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Sanitary barriers.

Really good adventure films and novels should always include the only too authentic image of an intrep-id explorer racked with fever. As the first Europeans to travel far into Africa soon discovered, the cost in human lives of colonizing some regions could be very high. They also realized that the livestock they had brought was suffering very high mortality and that the survivors were so unhealthy that stockraising with European breeds was hard, if not impossible. Though they are now better understood, the causes have still not been controlled everywhere, and in some areas they have got even worse.

In eastern Africa, nagana, or savannah sleeping sickness, is well known. The symptoms are unmistakable--exhaustion, dribbling, loss of sensitivity to pain, and eventually death. Only in the late nineteenth century (1895) was the cause of the illness found. Trypanosome protists (Trypanosoma brucei) infect the blood, lymph glands, and central nervous system after inoculation by the bite of the tsetse fly (dipteran flies of the genus Glossina). Unusually, both the male and the female tsetse fly are the intermediate hosts that disperse the parasites. When they bite an infected person or animal, the blood they draw contains trypanosomes, which then travel from the fly's stomach to its salivary glands, multiplying and producing the infective forms that the tsetse fly inoculates when it bites another victim. Wild artiodactyls are the reserves of the trypanosomes, which are fatal to domesticated livestock.

Tsetse flies live in the eastern savannahs (Glossina palpalis) and western savannahs (G. morsitans), respectively, and spread true sleeping sickness (Trypanosoma brucei gambiense) or nagana (T. brucei rhodesiense). Fighting the tsetse fly is difficult because, unlike other dipteran flies, they do not have a larval stage that occurs in a well-defined habitat. The embryos are produced one by one in the female's oviducts and feed on the secretions of specialized glands. The gravid female lays a huge, whitish larva, always on damp wet soils, which immediately burrows into the ground and pupates within an hour. After three or four weeks, a new adult emerges. This lifecycle has few points vulnerable to preventive measures.

There are areas of Africa and America where vision is the privilege of the young, who act as guides for the many adults blinded by onchocerciasis, or "river blindness." The vectors of this parasitic disease are female black flies (Simulium), which, like tsetse flies, are blood-sucking dipterans. As in most other dipteran flies, it is only the females that suck blood; the males have less robust mouthparts and suck only nectar. When they bite an infected victim, the female black fly takes in larvae of the nematode that causes the illness, the filarian worm (Onchocerca volvulus). These migrate to the insect's mouthparts and are injected into a new host. The worms development to the adult state terminates with the formation of a small tumor in the subcutaneous tissue that contains the adult filaria, paired or in groups. The eggs laid by the females hatch immediately and liberate mobile larvae that--while they are waiting to infect the intermediate host--settle in the lymphatic tissues and in the conjunctive layer of the eye, causing blindness. Black fly larvae live in shallow, fast-flowing streams, where they capture particles in suspension. As the adult flies are not very mobile, they always occur near rivers with some difference in level, the areas where there are endemic foci of onchocerciasis and where humans suffer most.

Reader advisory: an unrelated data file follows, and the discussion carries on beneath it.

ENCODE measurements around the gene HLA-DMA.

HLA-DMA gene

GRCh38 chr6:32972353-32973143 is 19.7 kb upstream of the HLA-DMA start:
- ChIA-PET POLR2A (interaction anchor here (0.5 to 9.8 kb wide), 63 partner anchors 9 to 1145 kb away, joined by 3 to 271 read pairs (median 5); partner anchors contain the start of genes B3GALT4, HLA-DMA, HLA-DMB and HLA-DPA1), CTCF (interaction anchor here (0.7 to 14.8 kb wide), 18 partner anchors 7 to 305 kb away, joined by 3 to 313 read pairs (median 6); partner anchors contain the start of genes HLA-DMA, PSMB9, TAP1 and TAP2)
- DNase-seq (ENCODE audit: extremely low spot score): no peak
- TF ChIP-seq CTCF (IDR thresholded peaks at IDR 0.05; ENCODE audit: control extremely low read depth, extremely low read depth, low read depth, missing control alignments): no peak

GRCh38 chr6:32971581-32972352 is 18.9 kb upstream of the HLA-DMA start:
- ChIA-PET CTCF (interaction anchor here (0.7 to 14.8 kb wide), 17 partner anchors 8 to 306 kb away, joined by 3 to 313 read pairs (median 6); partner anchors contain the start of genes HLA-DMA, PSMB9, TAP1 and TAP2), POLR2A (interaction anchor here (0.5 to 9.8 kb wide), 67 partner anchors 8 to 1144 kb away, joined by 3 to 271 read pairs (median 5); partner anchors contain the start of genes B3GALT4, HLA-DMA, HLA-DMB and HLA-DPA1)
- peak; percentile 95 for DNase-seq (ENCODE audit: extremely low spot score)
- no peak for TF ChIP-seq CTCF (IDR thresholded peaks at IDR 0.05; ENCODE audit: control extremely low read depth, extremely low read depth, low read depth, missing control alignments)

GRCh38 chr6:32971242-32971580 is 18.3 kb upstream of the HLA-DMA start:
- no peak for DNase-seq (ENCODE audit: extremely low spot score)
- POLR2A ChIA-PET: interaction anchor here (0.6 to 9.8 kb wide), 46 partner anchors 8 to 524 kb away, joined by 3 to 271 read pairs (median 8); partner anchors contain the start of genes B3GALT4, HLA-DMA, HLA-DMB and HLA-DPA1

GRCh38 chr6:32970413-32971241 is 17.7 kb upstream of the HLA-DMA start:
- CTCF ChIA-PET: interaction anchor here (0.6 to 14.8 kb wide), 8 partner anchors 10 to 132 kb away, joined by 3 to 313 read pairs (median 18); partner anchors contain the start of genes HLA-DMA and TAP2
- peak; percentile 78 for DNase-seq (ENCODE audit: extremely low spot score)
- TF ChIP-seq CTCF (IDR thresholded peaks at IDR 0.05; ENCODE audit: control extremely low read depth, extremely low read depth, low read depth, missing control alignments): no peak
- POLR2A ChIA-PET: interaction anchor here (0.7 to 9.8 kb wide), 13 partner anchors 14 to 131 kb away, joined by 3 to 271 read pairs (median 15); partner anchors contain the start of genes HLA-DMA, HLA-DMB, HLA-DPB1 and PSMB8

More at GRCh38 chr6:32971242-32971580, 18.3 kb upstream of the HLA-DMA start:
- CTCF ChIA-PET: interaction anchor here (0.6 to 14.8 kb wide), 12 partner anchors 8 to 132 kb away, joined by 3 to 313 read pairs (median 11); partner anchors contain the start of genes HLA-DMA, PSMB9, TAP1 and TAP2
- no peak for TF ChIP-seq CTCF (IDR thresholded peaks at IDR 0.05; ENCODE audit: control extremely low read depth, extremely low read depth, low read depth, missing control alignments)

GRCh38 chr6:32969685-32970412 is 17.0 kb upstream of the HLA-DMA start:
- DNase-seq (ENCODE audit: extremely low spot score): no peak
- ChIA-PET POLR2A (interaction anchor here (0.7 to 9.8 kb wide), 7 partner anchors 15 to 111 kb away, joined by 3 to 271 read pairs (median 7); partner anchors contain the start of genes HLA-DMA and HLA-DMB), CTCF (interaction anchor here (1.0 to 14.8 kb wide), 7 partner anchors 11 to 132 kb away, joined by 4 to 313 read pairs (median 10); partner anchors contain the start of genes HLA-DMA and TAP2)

Schistosomiasis, also known as bilharziasis, is a third parasitic disease affecting human beings. The infection is caused by a trematode of the genus Schistosoma (=Bilharzia), the adults of which live in the host's abdominal blood vessels, normally in the veins of the intestines and the bladder. The worm's eggs find their way into the bladder or intestines and are expelled with the urine or feces. On entering contact with freshwater, they release a ciliated larvae that swims until it finds an appropriate host, an individual of one of several species of freshwater snail (Bulinus, Physopis, Planorbis), within which it multiplies asexually. A single snail infected by a single larvae can release thousands of fork-tailed larvae (Cercariae) that swim until they come into contact with the skin of the definitive host. They quickly burrow through the skin and enter the blood system. Eleven different species of these worms are known in Africa. (Schistosoma haematobium and S. mansoni are the most frequent in the savannahs.) They are specific parasites of certain artiodactyls, rodents, or humans, and also have their own host species of ramshorn snail (Planorbidae), most of them with geographically restricted distributions. Dozens of different sets of symptoms all lead to the same result--blindness.

Development that does not respect the environment may make the situation worse. The construction of reservoirs and canals often modifies the distribution of the vectors of onchocerciasis and favors the vectors of schistosomiasis. Drastic solutions to eliminate the vectors are not always effective and often have major side effects. Pesticides, for example, affect many other species and may accumulate to dangerous levels. The felling of thickets where tsetse flies rest and the extermination or confinement of wild ungulates both eliminate vital resources. A rational alternative would be to interrupt the parasites' lifecycles by preventing one of the transmission phases. This, however, requires considerable research and a sustainable conception of development.
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Publication:Encyclopedia of the Biosphere
Date:Mar 1, 2000
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